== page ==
What happened

Shares of Office Depot (NASDAQ:ODP) were volatile on Tuesday, after the company confirmed its reverse stock split will proceed as planned. It appears that at least some investors are confused about what this means, and don't know how to best profit from the situation. 

During today's session, Office Depot stock has ranged from 3% down to 12% up, but it was more volatile than this in pre-market trading.

A woman shrugs in confusion against an orange background.

Traders were confused about Office Depot's reverse stock split. Image source: Getty Images.

So what

So what's the best way to trade this news from Office Depot? In reality, there isn't any good way. Stock splits and reverse stock splits do nothing to create or erode shareholder value. It's all relative.

Think about ordering a large pizza. Cutting it into 16 slices doesn't create more pizza than eight slices. The overall size of the pizza doesn't change; it's only distributed differently. In the same way, Office Depot's price per share will go up after its reverse stock split. But shareholder value won't be created. There will simply be fewer slices to the same size pizza.

Clever people might try to profit from Office Depot's stock split by using options. However, this is also futile. Option contracts are "made whole" after a split: They adjust at the same rate as the share price.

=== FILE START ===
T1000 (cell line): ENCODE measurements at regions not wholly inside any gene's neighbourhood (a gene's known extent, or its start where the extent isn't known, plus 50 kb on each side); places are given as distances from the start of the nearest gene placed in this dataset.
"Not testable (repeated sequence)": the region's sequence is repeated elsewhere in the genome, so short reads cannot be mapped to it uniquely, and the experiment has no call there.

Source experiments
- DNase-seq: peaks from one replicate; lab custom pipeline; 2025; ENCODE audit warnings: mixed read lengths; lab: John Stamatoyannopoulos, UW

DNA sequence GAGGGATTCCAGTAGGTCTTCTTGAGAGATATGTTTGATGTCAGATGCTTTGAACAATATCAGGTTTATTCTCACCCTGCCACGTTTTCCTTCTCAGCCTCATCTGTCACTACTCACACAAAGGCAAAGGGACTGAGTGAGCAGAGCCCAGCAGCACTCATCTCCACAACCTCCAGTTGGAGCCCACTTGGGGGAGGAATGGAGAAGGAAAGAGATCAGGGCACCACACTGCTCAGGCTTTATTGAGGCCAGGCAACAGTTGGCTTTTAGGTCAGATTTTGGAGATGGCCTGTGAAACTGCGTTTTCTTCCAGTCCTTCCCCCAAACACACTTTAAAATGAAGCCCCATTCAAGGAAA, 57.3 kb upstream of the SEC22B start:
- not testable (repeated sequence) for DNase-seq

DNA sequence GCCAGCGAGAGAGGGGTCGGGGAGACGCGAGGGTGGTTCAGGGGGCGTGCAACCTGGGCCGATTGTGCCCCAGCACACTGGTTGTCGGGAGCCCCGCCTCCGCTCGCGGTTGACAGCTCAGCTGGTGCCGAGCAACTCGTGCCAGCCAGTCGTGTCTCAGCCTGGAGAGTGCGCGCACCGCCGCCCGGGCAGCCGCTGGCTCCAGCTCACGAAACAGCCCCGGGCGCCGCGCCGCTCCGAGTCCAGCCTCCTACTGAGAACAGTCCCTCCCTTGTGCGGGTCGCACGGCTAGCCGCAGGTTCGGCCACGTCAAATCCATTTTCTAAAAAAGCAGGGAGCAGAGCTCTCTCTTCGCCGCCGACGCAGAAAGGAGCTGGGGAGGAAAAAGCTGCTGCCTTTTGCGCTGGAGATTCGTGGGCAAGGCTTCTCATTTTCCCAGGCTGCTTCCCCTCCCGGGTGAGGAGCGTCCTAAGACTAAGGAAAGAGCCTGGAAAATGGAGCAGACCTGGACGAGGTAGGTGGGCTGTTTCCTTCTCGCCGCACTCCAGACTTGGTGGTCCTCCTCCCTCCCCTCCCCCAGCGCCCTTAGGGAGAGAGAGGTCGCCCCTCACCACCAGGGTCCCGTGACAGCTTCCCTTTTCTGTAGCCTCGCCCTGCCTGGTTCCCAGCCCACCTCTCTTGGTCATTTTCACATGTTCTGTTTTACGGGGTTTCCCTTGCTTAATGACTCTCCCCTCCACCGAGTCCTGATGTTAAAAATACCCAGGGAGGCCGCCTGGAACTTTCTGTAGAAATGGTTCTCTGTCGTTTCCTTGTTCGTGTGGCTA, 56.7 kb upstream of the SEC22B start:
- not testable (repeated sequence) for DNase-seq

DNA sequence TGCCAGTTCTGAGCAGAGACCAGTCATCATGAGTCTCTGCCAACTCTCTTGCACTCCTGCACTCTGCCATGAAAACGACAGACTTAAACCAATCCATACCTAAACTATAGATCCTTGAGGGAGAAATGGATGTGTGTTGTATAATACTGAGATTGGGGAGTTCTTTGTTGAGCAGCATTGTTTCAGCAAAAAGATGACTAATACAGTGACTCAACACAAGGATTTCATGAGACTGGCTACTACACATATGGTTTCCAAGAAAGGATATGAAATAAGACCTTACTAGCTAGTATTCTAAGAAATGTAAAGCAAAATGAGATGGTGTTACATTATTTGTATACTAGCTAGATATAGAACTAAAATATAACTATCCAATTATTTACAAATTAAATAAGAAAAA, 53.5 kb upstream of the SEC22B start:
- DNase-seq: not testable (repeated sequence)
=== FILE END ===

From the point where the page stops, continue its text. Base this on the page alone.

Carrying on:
So why is Office Depot doing a reverse stock split if it's truly meaningless for shareholders? The stock's price per share is low, and the major stock exchanges have listing requirements. If a stock falls too low, it risks being delisted. Therefore, Office Depot can get its share price back up now before it becomes a problem.

Now what

After the markets close today, Office Depot stock will undergo a 1-for-10 reverse split. As of this writing, the price per share is $2.20. If you hold 10 shares now ($22 in value), you'll own just one tomorrow. But it will be worth about $22 per share -- 10 times as much as today. 

It's important to know why you're buying a stock, and Office Depot's volatile trading tells me not everyone understood what was going on. That's unfortunate. But it's never too late to grow in your understanding of what can really drive shareholder value over the long haul. I believe anyone can learn how to invest in stocks and beat the market, if they're willing to put forth the effort.

This article represents the opinion of the writer, who may disagree with the “official” recommendation position of a Motley Fool premium advisory service. We’re motley! Questioning an investing thesis -- even one of our own -- helps us all think critically about investing and make decisions that help us become smarter, happier, and richer.